Muhammad “The Greatest” Ali Vs. Joe “The Brown Bomber” Louis!
Without a doubt, Muhammad Ali and Joe Louis are the undisputed champions of the heavyweight division, and in my opinion, they are the two greatest boxers of all time.
Ali had two careers. One before losing his license and coming back three years later, not quite the same boxer. Where he was hard to hit before and not only got hit more but adopted the “rope-a-dope” allowing himself to be hit to the body and head while having his back on the ropes.
Ali was 28-0 and inactive for three years and seven months from March of 1967 to October 1970 when he returned. He sparred with Jeff Merrit to see if he still had it and returned.
After a pair of wins over Jerry Quarry, 37-4-4, and Oscar Bonavena, 46-6-1, both by stoppage, he lost to “Smokin” Joe Frazier, 26-0, in March of 1976, who was then the WBA and WBC champion, being dropped in the final round. The scores were 8-6, 9-6, and 11-4 in rounds. He would go on to defeat Frazier in their next two meetings.
Ali would end up with a 56-5 with 37 stoppages and regaining the title on three occasions.
Louis was 24-0 when he was stopped by Max Schmeling, 48-7-4, in June of 1936. In June of 1937, he won the NBA and NYSAC World title’s, knocking out Jim “The Cinderella Man” Braddock, 50-25-7. He said “I won’t consider myself champion until I beat Schmeling!”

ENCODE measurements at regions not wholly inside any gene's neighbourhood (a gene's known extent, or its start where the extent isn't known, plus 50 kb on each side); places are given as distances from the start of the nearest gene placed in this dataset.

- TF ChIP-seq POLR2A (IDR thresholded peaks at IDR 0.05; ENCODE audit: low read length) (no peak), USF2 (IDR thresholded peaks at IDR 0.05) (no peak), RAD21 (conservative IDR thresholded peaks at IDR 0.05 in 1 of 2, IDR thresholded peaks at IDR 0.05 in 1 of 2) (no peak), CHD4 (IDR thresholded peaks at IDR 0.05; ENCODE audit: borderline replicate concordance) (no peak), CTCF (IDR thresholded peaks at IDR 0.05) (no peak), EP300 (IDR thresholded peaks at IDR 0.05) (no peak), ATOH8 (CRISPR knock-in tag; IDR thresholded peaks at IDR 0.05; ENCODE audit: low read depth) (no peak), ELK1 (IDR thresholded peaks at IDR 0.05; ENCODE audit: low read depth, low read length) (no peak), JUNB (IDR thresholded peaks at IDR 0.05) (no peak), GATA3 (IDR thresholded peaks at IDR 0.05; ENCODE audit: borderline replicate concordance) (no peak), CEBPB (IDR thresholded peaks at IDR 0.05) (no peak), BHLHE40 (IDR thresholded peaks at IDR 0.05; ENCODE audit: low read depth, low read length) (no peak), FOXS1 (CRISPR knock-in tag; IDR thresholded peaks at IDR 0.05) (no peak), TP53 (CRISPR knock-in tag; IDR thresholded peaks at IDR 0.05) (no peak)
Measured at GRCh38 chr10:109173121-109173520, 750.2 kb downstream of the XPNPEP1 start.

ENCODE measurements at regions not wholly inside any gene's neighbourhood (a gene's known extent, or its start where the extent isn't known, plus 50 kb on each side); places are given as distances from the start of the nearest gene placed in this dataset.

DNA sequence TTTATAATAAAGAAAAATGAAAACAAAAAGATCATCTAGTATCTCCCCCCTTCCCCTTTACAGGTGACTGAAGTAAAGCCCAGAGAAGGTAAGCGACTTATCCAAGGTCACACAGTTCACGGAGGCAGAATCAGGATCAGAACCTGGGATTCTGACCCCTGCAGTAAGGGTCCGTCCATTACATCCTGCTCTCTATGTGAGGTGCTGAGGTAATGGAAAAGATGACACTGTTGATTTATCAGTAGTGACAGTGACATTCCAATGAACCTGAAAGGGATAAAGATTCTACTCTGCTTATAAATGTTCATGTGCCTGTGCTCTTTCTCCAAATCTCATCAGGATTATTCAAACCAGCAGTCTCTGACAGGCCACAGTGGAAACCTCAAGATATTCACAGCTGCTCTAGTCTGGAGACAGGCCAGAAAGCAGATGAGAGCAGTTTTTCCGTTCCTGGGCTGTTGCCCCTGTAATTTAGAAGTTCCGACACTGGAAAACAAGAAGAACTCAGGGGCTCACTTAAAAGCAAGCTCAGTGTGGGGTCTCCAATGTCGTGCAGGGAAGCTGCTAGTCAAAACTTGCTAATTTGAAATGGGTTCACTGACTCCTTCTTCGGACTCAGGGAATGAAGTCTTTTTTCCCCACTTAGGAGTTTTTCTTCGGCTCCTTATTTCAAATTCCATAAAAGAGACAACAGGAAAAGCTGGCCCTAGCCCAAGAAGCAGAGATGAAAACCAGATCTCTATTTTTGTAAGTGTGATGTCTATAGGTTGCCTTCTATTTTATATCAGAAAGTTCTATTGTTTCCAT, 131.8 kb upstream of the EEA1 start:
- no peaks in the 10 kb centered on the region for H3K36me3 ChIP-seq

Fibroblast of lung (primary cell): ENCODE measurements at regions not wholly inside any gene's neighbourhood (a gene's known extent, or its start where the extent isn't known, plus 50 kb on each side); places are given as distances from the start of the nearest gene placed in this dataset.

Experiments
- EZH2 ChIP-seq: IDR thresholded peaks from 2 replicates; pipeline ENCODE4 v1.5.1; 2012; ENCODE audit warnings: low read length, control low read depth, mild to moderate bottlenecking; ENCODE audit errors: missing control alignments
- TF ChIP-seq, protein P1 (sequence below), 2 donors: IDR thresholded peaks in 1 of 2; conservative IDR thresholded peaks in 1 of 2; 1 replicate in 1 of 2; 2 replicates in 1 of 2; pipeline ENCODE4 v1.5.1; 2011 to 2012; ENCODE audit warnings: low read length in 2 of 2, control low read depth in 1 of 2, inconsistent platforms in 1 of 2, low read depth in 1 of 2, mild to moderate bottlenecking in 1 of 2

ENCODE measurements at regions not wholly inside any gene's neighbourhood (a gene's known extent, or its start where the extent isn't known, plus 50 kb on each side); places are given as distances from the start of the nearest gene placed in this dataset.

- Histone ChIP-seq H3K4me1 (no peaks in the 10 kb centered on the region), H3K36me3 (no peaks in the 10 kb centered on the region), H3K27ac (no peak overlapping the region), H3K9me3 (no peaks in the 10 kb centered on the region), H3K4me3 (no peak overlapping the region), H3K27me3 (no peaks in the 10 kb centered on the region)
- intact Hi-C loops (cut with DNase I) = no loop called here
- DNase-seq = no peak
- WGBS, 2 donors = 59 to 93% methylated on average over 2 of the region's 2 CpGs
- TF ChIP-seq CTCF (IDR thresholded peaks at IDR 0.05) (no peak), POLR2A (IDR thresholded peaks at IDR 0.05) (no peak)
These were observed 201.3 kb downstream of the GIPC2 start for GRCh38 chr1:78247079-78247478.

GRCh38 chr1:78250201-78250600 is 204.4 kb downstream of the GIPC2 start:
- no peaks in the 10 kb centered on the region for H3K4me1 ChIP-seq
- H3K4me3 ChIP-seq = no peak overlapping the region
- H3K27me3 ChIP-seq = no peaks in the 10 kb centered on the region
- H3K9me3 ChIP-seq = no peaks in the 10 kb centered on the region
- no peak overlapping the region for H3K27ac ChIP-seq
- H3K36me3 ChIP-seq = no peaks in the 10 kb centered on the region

In his fourth title defense, Louis stopped Schmeling in the first round. He would go on to defend his title some twenty-five times. He ended with a 66-3 with 52 stoppages record.
Louis lost close to two years of his career when he entered the Army. In June of 1941, he was behind on two of the three scorecards against Billy Conn when Conn tried for a knockout and got knocked out in the thirteenth round. In June of 1946, they had their rematch when Louis knocked Conn out in eight years.
Some say if Conn outboxed Louis in their first fight than the bigger Ali would have outboxed him. Maybe the Ali before his inactivity, but not the one who returned to the ring after that lay-off.
Ali was only stopped once when he was stopped by Larry “The Easton Assassin” Holmes, 35-0, in ten rounds. I saw Ali in camp preparing for the fight with a big belly and obviously out of shape. I asked, “Look at the shape you are in; why are you taking this fight?” He padded his belly while sitting and said, “I like my ice cream!”
Ali lost in his first fight with Ken Norton but won the next two, all by close decisions. After losing to former 1976 Olympic champion Leon Spinks, 6-0-1, he won the rematch. Ali had nineteen defenses compared to the twenty-five Louis had.
Ali by decision or Louis by stoppage? You give your opinion on who would win between the two greatest heavyweight champions of all-time!